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Interpretation: An Essay in the Philosophy of Literary Criticism

by Peter Juhl Princeton Legacy Library
Pub Date:
Pbk 344 pages
AU$92.00 NZ$94.78
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This book provides and defends an analysis of our concept of the meaning of a literary work. P. D. Juhl challenges a number of widely held views concerning the role of an author's intention: the distinction between the real and the implied' author; and the question of whether a work has not one correct, but many acceptable interpretations. Originally published in 1986. The Princeton Legacy Library uses the latest print-on-demand technology to again make available previously out-of-print books from the distinguished backlist of Princeton University Press. These paperback editions preserve the original texts of these important books while presenting them in durable paperback editions. The goal of the Princeton Legacy Library is to vastly increase access to the rich scholarly heritage found in the thousands of books published by Princeton University Press since its founding in 1905.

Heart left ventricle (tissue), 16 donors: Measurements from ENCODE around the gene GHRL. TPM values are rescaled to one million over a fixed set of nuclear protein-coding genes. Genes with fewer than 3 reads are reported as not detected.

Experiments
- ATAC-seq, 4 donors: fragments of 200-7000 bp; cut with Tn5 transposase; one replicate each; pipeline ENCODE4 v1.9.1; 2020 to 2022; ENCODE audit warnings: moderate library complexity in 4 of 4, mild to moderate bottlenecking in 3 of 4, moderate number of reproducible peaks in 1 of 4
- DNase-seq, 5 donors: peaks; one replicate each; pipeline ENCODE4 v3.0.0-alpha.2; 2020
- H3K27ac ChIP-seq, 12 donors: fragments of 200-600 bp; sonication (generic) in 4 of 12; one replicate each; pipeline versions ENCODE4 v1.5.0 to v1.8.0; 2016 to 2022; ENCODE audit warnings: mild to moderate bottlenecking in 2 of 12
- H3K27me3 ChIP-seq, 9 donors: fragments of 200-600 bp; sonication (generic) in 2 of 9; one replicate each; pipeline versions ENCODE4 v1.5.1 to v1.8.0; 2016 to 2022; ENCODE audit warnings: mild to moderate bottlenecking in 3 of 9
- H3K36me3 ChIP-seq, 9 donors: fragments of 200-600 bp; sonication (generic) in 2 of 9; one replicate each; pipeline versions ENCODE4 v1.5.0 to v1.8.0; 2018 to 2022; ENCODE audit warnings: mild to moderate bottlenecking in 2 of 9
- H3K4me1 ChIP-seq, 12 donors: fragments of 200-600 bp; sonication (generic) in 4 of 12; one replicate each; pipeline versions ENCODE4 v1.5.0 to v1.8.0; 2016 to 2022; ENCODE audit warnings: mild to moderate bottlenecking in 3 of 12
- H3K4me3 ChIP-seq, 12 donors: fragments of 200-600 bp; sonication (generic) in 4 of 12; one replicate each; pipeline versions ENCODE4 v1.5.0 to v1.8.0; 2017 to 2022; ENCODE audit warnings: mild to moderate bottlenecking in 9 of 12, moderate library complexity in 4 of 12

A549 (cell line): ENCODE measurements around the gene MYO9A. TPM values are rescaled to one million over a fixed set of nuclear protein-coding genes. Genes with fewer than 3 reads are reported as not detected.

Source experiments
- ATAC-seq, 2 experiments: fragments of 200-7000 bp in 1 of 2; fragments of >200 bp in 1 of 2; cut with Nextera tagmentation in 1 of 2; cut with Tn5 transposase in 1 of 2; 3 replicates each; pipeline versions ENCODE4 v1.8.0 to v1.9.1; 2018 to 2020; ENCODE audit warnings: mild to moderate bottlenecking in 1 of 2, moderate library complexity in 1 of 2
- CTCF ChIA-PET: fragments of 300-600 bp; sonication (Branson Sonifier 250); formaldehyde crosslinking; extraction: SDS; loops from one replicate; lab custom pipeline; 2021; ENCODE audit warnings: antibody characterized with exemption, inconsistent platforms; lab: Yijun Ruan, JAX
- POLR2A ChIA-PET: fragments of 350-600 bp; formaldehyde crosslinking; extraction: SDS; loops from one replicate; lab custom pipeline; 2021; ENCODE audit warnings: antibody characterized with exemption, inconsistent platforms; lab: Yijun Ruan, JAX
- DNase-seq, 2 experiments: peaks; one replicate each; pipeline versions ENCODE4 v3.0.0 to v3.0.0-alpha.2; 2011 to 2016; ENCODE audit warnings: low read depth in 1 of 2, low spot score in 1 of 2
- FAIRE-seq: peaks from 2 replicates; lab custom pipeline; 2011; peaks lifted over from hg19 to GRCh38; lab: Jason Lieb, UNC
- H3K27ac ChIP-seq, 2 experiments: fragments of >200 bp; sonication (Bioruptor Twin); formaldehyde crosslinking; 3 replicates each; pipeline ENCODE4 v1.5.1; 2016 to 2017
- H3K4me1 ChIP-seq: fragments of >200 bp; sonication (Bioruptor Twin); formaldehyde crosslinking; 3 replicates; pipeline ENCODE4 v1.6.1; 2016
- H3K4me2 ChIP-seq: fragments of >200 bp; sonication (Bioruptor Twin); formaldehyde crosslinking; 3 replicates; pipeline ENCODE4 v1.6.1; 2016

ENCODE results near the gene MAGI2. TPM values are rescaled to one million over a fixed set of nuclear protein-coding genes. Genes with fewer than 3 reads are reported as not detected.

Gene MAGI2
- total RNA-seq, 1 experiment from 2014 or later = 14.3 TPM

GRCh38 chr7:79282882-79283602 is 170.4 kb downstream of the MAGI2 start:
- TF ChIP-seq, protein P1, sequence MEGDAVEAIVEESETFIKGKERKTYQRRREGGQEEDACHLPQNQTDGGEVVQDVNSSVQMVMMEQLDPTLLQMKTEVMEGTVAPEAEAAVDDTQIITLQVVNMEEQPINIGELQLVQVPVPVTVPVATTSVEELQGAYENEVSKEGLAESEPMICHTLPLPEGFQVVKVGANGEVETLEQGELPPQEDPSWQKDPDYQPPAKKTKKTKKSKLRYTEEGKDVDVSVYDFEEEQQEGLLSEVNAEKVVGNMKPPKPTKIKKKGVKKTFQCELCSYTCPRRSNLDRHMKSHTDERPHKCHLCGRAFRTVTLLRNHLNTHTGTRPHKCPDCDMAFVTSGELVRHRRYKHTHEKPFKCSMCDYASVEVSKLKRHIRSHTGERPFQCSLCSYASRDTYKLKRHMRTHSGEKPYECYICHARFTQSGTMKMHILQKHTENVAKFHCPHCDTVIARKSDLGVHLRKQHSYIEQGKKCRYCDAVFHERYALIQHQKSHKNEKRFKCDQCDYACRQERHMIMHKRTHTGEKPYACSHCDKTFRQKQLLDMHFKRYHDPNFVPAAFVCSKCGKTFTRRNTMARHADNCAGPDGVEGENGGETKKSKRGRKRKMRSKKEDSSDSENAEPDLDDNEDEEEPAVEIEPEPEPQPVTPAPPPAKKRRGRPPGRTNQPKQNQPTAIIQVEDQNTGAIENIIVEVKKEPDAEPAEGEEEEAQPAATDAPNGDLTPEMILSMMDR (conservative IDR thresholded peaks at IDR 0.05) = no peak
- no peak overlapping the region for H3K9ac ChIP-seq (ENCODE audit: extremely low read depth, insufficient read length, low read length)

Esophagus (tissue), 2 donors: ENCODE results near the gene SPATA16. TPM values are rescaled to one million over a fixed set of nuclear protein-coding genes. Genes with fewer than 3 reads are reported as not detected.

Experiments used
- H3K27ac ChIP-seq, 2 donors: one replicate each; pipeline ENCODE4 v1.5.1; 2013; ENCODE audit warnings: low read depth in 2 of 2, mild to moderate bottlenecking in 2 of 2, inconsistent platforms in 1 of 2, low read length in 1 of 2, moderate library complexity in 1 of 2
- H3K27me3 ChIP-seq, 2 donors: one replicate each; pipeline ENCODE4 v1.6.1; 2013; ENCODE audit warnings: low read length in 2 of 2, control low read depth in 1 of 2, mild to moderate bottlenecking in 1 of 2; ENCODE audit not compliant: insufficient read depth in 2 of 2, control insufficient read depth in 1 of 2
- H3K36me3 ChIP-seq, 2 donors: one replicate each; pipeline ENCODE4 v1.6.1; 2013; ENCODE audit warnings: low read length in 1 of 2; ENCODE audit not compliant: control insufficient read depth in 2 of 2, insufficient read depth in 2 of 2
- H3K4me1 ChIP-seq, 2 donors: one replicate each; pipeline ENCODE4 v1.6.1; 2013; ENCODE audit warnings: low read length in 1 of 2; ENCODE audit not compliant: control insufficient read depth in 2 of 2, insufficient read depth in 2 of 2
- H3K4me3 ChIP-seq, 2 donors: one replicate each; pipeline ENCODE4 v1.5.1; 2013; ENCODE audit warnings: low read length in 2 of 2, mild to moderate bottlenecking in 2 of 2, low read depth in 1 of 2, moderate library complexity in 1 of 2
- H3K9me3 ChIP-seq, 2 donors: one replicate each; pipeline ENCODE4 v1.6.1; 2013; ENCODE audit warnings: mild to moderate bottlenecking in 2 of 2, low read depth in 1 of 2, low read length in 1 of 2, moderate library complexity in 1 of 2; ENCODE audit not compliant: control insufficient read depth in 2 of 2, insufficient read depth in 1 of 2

• FrontMatter, pg. i
  • CONTENTS, pg. v
  • PREFACE, pg. ix
  • I. Introduction, pg. 1
  • II. The Theory of E. D. Hirsch, pg. 16
  • III. Is Evidence of the Author's Intention Irrelevant?, pg. 45
  • IV. The Appeal to the Text: What Are We Appealing to?, pg. 66
  • V. Context and the Rules of the Language, pg. 90
  • VI. Aesthetic Arguments and Other Aspects of Critical Practice, pg. 114
  • VII. Life, Literature, and the Implied Author : Can (Fictional) Literary Works Make Truth-Claims?, pg. 153
  • VIII. Does a Literary Work Have One and ONLY ONE CORRECT INTERPRETATION?, pg. 196
  • APPENDIX. The Doctrine of Verstehen and the OBJECTIVITY OF LITERARY INTERPRETATIONS, pg. 239
  • Bibliography, pg. 301
  • Index, pg. 323